Skip to Content

Coalition Asks City, State Gov. To Regulate Pay Day Loans

The signs for title loan companies are all over Pocatello: “Quick cash,” “Pay day loans,” “No credit? No problem.” One local group, the Homeless and Housing Coalition, is saying, the businesses behind those signs need stronger regulations.

Coalition member Brenda Pollard says local, low income people have gotten trapped in a high-interest cycle of borrowing more money to pay for the first loan they got out to pay for something originally legitimate that now they can’t even begin to afford because of renewal fees and up to 400 percent interest rates. The problem is as dizzying as the stores are numerous.

And it gets worse, she says.

“The problem was that the bottom line on their financial statement was that they could not even qualify for government grants or other options we had available, because they had so many loans out with pay day lenders. It was horrible,” Pollard says.

So the coalition went to the Pocatello City Council study session on Thursday to request that the city regulate the stores. Council Member Jim Johnston was shocked to hear the facts, but says he’s taking a stand.

“These people are predators. These are predatory loans. Now they may be small, but these are the same types of things that got so many people into difficulty just a few years ago,” Johnston says.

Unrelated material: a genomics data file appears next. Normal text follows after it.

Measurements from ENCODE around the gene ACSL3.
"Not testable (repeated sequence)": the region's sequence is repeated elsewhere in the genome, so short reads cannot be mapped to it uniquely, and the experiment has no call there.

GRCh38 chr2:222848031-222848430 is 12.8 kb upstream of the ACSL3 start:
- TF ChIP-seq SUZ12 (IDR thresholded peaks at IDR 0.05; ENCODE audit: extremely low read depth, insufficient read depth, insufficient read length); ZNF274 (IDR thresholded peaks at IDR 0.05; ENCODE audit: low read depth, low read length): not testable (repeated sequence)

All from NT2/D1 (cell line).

He says Planning and Zoning may be able to look at restricting how many loan stores can be in one area, because Pocatello has a lot of them. Drive from Oak Street to the I-86 interchange, and Johnston says you’ll see 17 of the stores. In the entire city of Pocatello, there are 75 of them, he says.

Pollard, who also works for Habitat for Humanity, said the loans keep people away from more sustainable forms of help.

“The truly heartbreaking part of it is when I get a call Sunday night that says, ‘Aid for Friends only has one more bed and there are two families waiting for it,’ and on a night like tonight, you wonder who’s outside,” Pollard said.

The coalition has prompted a state response, too. On Thursday, a draft document of possible legislation was leaked to the public, and co-sponsor Rep. Elaine Smith says, the draft sponsors did not know that was happening and did not want it to happen. A real bill could be very different, she says. However, state legislators are definitely working on a solution to the problem, Smith says.

Article Topic Follows: News

Jump to comments ↓

Author Profile Photo

News Team


KIFI Local News 8 is committed to providing a forum for civil and constructive conversation.

Please keep your comments respectful and relevant. You can review our Community Guidelines by clicking here

If you would like to share a story idea, please submit it here.

Skip to content